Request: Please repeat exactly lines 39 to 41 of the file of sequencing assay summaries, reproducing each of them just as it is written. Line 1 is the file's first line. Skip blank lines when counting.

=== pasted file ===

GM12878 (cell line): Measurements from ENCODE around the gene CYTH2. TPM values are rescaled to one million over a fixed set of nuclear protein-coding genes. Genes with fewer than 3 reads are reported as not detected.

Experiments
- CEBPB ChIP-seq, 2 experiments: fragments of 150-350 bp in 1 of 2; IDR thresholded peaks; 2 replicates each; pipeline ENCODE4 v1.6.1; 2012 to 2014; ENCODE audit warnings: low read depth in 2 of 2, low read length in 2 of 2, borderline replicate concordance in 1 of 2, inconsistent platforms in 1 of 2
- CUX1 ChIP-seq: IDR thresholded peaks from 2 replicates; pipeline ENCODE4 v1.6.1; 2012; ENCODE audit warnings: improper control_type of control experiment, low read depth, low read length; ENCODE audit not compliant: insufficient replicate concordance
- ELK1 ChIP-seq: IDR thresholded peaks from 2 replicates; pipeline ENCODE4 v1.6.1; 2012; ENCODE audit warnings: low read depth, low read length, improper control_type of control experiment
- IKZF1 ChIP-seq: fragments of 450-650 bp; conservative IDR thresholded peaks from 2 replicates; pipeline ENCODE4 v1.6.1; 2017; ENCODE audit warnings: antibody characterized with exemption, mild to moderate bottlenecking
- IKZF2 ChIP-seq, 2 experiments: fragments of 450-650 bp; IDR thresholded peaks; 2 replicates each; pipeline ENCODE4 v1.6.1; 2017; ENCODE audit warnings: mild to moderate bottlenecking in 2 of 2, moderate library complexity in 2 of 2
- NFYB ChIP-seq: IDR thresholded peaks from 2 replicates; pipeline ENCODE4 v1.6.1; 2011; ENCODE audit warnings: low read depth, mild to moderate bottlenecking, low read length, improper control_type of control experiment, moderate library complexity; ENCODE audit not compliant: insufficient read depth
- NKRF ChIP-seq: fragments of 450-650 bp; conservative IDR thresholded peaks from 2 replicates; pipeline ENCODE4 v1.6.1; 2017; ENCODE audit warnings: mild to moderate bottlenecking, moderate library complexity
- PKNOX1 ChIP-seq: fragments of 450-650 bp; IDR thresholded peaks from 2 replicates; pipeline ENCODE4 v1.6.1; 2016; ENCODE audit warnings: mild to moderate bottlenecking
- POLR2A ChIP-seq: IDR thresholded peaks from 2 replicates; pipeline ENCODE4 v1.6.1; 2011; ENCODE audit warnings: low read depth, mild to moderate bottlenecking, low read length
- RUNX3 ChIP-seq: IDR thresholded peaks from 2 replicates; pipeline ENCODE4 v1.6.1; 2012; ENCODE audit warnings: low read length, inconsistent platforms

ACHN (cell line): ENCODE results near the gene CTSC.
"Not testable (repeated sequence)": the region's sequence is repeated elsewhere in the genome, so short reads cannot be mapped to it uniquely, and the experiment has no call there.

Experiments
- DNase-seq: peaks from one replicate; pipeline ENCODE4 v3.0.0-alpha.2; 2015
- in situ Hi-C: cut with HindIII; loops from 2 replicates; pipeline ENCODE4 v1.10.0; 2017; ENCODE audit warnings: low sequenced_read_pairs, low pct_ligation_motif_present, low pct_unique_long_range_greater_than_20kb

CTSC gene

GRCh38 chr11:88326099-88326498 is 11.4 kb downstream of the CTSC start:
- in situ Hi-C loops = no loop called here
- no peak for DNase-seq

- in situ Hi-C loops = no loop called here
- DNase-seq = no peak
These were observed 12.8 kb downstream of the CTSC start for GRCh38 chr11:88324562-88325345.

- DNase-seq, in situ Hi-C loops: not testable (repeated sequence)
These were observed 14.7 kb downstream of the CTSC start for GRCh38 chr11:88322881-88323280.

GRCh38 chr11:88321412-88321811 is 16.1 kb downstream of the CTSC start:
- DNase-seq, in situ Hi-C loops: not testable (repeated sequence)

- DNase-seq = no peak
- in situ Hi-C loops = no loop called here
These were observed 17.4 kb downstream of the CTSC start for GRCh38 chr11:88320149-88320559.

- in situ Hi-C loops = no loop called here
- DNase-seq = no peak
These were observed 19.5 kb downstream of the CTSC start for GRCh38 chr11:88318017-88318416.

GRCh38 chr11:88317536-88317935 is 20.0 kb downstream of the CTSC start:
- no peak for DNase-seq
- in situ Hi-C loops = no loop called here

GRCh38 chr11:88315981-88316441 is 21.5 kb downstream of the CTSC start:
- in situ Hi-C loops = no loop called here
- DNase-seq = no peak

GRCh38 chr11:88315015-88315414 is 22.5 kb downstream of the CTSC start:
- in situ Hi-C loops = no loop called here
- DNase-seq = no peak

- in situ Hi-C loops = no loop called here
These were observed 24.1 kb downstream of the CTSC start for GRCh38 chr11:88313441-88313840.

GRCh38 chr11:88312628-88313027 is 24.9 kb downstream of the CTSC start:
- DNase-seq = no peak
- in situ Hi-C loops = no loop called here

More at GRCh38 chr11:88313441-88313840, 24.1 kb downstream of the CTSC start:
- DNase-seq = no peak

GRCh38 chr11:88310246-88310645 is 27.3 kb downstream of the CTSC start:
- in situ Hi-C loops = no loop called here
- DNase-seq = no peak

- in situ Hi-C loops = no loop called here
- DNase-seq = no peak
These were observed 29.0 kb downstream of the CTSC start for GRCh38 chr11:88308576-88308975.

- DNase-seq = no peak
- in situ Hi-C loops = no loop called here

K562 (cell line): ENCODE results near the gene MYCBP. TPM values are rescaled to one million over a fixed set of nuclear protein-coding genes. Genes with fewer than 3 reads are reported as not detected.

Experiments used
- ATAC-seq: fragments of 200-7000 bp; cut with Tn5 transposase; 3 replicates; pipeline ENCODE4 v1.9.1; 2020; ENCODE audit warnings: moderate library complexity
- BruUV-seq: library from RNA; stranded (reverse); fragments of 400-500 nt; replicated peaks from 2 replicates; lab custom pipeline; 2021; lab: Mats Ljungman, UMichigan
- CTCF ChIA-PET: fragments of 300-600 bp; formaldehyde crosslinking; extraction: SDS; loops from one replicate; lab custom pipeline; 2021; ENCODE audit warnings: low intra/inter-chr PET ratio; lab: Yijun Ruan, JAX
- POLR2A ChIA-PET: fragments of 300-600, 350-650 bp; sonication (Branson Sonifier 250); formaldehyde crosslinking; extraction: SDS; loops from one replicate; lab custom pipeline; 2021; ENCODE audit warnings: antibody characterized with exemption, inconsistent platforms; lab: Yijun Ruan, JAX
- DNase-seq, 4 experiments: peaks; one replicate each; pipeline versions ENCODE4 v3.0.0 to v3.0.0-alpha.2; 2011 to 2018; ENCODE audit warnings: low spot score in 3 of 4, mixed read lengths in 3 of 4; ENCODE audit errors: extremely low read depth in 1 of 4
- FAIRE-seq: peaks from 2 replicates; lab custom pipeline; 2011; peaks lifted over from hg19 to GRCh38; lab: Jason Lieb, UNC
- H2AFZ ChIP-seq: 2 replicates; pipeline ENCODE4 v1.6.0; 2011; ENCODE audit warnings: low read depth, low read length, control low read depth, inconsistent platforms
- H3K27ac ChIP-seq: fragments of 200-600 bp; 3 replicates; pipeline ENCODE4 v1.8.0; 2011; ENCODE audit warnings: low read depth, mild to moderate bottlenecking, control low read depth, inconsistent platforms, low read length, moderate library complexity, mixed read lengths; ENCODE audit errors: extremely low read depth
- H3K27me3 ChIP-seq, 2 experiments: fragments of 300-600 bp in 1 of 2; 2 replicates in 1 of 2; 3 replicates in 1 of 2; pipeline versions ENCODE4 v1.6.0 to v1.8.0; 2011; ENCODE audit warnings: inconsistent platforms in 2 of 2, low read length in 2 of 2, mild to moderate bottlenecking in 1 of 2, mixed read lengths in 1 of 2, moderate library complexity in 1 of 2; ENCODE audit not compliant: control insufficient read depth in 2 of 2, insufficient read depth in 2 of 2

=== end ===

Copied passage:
- in situ Hi-C loops = no loop called here
- DNase-seq = no peak

GRCh38 chr11:88315015-88315414 is 22.5 kb downstream of the CTSC start: